Last Updated on April 11, 2024

The ever-evolving cybersecurity threat landscape make the competent authorities adapt to reality by establishing new security regulations and laws. According to Forbes Advisor in 2023, there were more than 2K cyberattacks with more than 340 million victims all around the world, which made a significant increase of 72 % in data breaches since 2021.

In 2020 the EU introduced a new cybersecurity law, NIS 2 (Network and Information Security Directive), which came into effect on January 16th, 2023. They stated that by October 17th, 2024 all the EU Member States should transpose the Directive into national law and make it a part of its national cybersecurity strategies. What does it mean? All organizations that are influenced by the Directive should comply with the NIS 2 requirements by the 4th quarter of 2024. So, there isn’t a lot of time left… Let’s break down the main goals of the NIS 2 legislation, what organizations it can concern, and how to meet the Directives’ cybersecurity obligations. 

NIS 2: Key points

After reviewing the original NIS Directive, the European Commission concluded the need to adapt to the emerging menace across both public and private sectors. Thus, as a proactive measure, it presented NIS 2, which is aimed at strengthening the security posture of essential and important entities as well as minimizing the impact of incidents on businesses. The cybersecurity measures that NIS 2 is based on is an all-hazards approach, which obligates the companies to foresee any disaster scenario. It means, that organizations must establish clear strategies for conducting risk management, control, and oversight to enhance cybersecurity within the organization. 

Who does the Directive affect?

NIS 2 Directive, unlike its predecessor – NIS, has a precise list of sectors that it affects. Actually, the Directive divides them into two main categories depending on the size – essential entities and important entities.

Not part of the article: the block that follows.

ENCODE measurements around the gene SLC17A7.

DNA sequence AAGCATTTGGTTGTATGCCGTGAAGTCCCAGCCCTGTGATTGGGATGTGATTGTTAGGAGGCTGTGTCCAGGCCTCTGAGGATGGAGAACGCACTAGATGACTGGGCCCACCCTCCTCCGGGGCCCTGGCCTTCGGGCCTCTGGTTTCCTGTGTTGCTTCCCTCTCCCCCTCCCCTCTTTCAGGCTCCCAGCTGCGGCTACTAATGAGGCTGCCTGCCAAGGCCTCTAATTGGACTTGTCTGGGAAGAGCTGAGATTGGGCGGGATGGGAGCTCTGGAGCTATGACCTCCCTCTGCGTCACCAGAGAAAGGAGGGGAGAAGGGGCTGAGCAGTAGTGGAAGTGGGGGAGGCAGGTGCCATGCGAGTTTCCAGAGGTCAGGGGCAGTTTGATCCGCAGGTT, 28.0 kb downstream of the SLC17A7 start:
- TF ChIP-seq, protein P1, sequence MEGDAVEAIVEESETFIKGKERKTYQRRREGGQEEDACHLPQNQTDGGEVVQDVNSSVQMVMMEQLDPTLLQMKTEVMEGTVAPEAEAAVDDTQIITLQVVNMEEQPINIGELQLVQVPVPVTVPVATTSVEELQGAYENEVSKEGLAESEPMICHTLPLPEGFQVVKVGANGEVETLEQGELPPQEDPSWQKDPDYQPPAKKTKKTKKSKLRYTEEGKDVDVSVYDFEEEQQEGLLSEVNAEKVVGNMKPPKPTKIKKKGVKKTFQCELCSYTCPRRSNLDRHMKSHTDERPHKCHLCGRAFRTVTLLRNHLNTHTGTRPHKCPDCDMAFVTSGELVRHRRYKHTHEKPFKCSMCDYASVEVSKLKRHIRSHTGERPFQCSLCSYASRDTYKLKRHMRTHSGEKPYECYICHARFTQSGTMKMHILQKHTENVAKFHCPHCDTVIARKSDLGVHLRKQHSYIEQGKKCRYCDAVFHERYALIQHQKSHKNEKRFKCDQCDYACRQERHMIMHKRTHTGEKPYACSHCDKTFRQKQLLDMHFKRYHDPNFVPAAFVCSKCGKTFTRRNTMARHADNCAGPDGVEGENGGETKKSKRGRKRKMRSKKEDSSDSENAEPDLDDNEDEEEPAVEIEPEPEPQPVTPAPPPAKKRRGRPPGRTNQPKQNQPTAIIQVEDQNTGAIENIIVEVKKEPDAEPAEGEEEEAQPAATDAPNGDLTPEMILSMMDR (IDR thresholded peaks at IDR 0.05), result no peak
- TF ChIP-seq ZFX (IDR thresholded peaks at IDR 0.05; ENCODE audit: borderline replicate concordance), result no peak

Among essential entities, NIS 2 distinguishes large companies that operate in critical sectors (those that are the most targeted by cybercriminals!). To that list belong businesses related to:

  • ICT management
  • financial market infrastructures
  • transport
  • energy (electricity, oil, gas, hydrogen, and heating and cooling networks)
  • drinking water and wastewater
  • public administration
  • space
  • the banking sector
  • healthcare.

When it comes to important entities, here NIS 2 sees medium-sized companies operating in highly critical sectors. Thus, they are the companies that work in the following sectors: 

  • waste management
  • foods
  • postal and shipping services
  • manufacturing and automotive
  • companies dealing with chemical products
  • research organizations
  • digital providers.

What will happen if the organization fails to comply with NIS 2? Large fines… Like failing to comply with GDPR, NIS 2 has also foreseen fines for the companies that can’t meet the Directive’s requirements. 

Thus, for those companies that fall into the “essential entities” category, the fine is up to € 10M or 2% of the company’s global annual revenue. The companies from the “important entities” category have to pay a bit less – up to € 7M or 1.4% of their annual global revenue.

NIS 2 requirements: What the organizations need to comply with

As we have already mentioned, all the security measures that the organizations must adopt within the NIS 2 Directive should be based on the all-hazards approach. It assumes that organizations implement protection measures for their network and information systems, and their physical environment from the possible events of failure. Those measures should at least include:

  1. policies regarding information system security and risk analysis,
  2. incident response protocols,
  3. business continuity measures, including backup, disaster recovery, and crisis management,
  4. supply chain security policies that address security-related aspects of relationships between the organization and its suppliers and service providers,
  5. security measures in network and information systems acquisition, development, and maintenance, as well as vulnerability management and disclosure,
  6. procedures for evaluating the effectiveness of cybersecurity risk management measures,
  7. common cyber hygiene practices and cybersecurity training initiatives,
  8. policies and procedures governing the use of encryption and cryptography, where applicable,